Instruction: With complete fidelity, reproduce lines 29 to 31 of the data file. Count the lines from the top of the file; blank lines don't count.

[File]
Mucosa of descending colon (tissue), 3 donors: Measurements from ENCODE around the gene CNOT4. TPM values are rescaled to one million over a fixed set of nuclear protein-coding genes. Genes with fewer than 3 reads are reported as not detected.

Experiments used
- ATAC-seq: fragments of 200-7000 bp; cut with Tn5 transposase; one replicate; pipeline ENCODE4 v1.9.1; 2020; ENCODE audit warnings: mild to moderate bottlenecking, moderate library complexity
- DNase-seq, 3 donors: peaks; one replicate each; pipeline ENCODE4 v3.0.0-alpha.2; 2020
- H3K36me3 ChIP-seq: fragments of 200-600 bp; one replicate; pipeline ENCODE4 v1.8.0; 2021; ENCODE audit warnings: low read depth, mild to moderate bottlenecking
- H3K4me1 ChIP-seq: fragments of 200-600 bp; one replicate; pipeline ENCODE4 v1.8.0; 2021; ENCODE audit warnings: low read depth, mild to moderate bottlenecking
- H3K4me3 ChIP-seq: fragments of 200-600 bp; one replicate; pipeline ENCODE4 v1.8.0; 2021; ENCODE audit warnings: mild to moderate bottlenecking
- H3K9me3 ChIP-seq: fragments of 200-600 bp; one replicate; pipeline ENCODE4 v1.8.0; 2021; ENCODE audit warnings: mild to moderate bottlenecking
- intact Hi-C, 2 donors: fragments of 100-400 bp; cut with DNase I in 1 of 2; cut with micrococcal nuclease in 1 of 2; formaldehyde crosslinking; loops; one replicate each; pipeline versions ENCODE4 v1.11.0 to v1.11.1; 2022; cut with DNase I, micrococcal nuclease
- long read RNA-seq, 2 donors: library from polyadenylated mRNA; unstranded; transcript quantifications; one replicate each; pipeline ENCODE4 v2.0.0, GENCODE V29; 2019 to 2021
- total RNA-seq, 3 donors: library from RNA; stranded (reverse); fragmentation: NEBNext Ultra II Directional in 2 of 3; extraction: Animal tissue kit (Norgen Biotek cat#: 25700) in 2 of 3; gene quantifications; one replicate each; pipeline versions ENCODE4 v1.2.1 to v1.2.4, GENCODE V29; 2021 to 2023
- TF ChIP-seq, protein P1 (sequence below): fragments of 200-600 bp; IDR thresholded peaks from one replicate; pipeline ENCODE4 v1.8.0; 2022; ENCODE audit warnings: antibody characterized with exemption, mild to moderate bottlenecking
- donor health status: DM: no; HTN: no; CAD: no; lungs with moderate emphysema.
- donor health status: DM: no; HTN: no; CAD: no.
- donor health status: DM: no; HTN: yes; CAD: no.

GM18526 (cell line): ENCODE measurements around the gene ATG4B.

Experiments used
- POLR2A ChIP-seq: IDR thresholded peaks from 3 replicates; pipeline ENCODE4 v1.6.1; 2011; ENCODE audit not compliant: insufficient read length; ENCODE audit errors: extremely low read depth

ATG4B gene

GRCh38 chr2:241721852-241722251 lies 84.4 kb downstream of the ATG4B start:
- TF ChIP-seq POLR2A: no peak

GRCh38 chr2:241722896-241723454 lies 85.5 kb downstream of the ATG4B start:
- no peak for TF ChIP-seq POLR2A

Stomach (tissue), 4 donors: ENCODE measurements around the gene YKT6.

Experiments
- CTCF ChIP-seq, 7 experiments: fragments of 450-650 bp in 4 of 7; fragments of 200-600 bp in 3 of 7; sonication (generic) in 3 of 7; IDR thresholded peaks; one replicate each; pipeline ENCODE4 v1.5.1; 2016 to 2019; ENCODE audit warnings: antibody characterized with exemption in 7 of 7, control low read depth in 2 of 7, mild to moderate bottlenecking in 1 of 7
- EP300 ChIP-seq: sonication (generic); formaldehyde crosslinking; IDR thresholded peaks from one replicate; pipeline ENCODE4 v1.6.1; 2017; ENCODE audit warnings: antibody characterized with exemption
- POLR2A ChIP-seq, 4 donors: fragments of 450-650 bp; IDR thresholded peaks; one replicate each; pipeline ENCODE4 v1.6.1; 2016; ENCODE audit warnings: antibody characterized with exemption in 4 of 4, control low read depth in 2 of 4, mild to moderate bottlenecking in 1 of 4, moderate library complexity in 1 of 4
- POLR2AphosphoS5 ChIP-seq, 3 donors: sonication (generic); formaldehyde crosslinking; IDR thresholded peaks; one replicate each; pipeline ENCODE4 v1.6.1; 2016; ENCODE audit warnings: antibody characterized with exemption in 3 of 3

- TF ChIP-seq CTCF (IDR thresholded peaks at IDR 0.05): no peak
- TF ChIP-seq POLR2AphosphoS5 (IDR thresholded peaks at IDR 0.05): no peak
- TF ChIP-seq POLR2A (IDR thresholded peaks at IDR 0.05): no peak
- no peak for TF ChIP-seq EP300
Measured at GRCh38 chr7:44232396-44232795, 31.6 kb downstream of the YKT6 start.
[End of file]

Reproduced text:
- POLR2AphosphoS5 ChIP-seq, 3 donors: sonication (generic); formaldehyde crosslinking; IDR thresholded peaks; one replicate each; pipeline ENCODE4 v1.6.1; 2016; ENCODE audit warnings: antibody characterized with exemption in 3 of 3

- TF ChIP-seq CTCF (IDR thresholded peaks at IDR 0.05): no peak
- TF ChIP-seq POLR2AphosphoS5 (IDR thresholded peaks at IDR 0.05): no peak